It’s October, so the feeling of the season is fear. I admit I am a Halloween aficionado, so I love a good scare: I find something cathartic in experiencing fictionalized fear that doesn’t actually pose a real threat. But not everyone likes to be scared, and real fears can pose a real problem, particularly in vulnerable populations.
We serve many of those vulnerable populations here at GCC, and students frequently come to college with a variety of fears, which can hold them back from success or even paralyze them if they don’t know how to address those fears, or if they don’t know about programs and resources that can help them. So what are we doing, as faculty and staff, to mitigate the fear our students are bringing with them to campus? How can we help to address those fears and instill hope and confidence in our students?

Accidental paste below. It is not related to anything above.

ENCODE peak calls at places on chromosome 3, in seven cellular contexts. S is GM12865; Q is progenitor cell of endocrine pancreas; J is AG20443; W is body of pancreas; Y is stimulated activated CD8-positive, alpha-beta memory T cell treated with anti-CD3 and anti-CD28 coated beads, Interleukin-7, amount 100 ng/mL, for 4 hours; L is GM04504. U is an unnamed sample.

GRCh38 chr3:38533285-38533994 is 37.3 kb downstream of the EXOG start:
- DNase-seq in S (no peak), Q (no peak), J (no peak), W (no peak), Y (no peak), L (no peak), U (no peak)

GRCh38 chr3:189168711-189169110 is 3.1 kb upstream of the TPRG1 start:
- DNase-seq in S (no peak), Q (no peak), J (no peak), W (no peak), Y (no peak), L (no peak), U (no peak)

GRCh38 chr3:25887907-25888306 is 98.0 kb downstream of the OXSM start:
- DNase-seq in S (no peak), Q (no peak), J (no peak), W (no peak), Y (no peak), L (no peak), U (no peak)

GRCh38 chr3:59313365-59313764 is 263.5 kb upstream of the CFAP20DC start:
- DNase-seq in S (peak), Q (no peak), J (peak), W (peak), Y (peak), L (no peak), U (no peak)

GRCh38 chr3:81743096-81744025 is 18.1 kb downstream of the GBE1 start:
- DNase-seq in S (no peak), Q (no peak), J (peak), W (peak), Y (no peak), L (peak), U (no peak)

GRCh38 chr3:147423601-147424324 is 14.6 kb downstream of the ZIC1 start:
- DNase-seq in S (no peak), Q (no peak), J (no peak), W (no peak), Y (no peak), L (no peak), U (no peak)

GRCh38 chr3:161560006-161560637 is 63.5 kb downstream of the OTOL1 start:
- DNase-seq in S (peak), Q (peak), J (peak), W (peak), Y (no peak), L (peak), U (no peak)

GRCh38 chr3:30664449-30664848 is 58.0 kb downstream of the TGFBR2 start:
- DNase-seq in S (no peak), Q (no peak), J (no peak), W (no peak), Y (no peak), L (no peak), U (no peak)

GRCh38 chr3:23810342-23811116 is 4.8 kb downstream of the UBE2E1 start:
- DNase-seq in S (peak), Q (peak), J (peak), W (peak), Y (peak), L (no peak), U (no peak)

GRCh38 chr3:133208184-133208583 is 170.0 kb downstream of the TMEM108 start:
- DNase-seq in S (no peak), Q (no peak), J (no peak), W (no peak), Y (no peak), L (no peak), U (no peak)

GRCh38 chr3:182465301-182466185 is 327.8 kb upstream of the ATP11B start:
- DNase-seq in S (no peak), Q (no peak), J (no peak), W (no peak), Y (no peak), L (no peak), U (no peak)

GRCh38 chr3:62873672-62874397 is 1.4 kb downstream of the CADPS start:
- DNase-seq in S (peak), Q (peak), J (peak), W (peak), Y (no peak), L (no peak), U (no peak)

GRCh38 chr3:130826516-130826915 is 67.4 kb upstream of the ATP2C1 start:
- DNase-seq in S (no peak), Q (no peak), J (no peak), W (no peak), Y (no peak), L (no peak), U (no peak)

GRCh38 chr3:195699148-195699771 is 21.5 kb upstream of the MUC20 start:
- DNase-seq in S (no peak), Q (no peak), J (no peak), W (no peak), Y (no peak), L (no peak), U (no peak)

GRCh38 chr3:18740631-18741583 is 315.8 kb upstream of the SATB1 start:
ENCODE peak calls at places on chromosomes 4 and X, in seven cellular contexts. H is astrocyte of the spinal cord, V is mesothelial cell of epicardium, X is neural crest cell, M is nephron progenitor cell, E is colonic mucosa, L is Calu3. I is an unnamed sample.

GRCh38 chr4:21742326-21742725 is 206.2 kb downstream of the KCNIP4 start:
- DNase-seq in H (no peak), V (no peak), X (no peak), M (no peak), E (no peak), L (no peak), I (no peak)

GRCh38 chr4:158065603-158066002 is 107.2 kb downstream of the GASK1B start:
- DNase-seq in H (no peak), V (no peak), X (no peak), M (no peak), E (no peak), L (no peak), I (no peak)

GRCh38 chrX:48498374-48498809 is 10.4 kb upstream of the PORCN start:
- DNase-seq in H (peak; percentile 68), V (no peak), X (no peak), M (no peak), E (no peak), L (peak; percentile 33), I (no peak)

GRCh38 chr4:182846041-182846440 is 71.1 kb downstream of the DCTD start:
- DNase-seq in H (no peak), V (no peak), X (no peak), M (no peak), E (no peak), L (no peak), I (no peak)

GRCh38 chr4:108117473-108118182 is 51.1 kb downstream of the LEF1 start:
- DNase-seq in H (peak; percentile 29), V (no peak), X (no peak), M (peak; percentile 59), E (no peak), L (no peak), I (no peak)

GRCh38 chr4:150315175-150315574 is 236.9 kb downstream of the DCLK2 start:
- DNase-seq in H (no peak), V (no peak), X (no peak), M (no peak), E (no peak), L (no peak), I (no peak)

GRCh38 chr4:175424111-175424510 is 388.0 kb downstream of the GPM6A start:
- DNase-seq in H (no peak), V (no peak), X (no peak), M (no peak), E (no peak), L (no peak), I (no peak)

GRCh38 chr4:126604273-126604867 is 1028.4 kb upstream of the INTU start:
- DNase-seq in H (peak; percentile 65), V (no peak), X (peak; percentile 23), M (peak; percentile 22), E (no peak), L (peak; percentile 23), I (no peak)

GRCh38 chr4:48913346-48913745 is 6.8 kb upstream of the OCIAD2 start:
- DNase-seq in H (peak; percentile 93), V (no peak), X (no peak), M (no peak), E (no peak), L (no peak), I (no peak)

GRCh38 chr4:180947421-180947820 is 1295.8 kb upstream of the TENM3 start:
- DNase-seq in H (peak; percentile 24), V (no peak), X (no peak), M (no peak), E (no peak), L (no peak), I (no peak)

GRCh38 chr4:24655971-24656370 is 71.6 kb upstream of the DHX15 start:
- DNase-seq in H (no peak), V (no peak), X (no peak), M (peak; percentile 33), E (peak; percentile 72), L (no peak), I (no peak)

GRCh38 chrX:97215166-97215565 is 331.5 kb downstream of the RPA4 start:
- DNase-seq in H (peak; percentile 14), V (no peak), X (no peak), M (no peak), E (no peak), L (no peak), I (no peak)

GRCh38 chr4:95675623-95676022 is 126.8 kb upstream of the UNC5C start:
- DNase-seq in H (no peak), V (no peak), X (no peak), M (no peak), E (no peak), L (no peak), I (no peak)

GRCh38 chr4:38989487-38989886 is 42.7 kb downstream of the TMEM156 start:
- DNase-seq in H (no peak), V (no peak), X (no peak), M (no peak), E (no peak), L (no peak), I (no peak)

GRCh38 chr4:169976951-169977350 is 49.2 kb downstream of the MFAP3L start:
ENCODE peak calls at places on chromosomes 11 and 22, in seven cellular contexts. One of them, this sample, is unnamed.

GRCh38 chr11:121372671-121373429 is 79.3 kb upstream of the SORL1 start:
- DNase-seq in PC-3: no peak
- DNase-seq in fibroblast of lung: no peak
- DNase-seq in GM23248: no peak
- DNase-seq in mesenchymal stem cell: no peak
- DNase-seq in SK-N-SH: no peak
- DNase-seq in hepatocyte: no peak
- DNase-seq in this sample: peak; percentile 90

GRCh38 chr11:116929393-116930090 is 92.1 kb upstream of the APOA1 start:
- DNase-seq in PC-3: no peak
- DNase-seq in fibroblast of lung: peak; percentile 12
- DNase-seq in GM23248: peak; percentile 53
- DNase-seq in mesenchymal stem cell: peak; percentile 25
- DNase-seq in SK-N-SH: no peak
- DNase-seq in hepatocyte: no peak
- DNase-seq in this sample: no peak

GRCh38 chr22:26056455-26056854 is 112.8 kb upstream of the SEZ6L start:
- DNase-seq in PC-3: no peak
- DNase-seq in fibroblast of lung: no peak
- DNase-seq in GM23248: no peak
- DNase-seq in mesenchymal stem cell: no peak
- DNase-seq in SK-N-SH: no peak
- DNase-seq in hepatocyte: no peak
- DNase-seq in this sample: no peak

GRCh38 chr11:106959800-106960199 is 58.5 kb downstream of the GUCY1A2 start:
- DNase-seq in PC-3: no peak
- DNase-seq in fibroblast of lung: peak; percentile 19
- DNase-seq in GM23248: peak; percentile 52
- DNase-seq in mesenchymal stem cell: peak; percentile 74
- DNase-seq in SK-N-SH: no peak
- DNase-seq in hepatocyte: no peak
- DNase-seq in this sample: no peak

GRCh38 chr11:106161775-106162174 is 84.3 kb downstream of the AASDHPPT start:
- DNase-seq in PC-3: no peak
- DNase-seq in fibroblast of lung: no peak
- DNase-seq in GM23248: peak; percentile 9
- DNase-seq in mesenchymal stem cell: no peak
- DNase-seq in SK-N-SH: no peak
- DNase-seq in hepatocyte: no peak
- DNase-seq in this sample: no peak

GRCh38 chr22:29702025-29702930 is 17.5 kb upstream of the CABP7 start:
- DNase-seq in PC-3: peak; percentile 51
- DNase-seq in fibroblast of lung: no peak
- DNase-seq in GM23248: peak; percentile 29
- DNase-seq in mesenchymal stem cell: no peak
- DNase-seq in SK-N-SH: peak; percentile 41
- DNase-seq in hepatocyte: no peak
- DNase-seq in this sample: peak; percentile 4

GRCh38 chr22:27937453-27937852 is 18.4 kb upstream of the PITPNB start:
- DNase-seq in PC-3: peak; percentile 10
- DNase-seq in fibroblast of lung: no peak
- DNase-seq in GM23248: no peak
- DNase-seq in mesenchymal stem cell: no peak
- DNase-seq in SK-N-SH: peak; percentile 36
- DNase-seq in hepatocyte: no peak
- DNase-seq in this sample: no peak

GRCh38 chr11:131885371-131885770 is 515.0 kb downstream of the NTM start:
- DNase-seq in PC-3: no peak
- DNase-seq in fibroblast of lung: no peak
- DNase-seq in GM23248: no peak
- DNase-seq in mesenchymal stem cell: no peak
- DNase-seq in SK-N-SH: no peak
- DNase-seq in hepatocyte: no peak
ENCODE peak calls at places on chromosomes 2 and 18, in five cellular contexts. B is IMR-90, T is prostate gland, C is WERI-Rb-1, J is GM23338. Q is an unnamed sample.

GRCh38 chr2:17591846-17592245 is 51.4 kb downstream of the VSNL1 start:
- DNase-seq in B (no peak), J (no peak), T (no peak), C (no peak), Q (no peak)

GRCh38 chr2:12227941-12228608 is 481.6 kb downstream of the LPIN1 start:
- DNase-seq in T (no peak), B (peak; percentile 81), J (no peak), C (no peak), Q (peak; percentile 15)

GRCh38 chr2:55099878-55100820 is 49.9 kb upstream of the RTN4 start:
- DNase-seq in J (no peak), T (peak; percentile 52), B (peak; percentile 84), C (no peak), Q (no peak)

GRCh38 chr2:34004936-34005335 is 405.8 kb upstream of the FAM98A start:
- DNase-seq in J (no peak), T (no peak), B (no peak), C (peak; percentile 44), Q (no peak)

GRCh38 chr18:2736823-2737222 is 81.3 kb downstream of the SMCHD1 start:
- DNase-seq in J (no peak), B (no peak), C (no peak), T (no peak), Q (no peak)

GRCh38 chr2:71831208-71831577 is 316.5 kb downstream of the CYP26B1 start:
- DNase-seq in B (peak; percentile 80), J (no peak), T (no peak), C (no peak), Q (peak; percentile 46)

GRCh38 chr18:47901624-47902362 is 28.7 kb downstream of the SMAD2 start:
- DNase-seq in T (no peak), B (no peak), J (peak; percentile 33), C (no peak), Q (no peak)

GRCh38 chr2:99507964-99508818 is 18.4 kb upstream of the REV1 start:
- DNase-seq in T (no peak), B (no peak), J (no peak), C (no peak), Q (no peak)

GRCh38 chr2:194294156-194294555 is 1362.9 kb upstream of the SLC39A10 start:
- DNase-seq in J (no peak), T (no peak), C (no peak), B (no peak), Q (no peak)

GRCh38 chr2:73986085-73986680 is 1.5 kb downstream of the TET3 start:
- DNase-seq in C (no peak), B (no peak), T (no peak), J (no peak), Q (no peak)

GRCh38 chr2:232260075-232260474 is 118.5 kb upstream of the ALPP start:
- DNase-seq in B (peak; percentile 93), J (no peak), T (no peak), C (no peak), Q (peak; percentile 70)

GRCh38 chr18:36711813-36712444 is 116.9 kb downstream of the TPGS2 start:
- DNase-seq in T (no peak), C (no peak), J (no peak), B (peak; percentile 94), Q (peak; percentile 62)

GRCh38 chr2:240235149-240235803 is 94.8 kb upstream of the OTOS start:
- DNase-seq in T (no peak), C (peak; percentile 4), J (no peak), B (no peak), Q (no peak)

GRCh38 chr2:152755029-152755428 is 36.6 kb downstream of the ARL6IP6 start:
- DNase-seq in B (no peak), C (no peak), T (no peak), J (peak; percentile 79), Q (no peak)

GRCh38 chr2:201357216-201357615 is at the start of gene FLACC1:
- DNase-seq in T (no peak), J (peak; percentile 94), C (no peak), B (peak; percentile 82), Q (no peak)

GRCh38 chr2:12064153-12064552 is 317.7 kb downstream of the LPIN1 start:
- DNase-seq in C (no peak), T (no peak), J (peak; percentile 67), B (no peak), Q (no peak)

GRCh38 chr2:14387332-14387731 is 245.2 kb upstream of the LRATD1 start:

This is an ongoing conversation across campus, from the great work being done with VOICES to provide security for undocumented students (for whom the Guild recently helped fund a scholarship) to the book group reading The College Fear Factor to discuss strategies for addressing student fears (contact Elizabeth Bryer to join the conversation).
And then there are larger fears that we may all share, whether it’s about the precarious political climate in the U.S. or the earth’s climate as a whole. Some of us jump into action—calling representatives or starting their own local grassroots movements—while others may find themselves overwhelmed with the number of fears surrounding them.
So, rather than trying to scare you in this issue, I’m hoping to help find solutions and strategies for dealing with fears. And with any luck, this conversation might lead to action that helps us all sleep a little better at night.
I mean, unless your house is haunted. Then you might want to stay awake.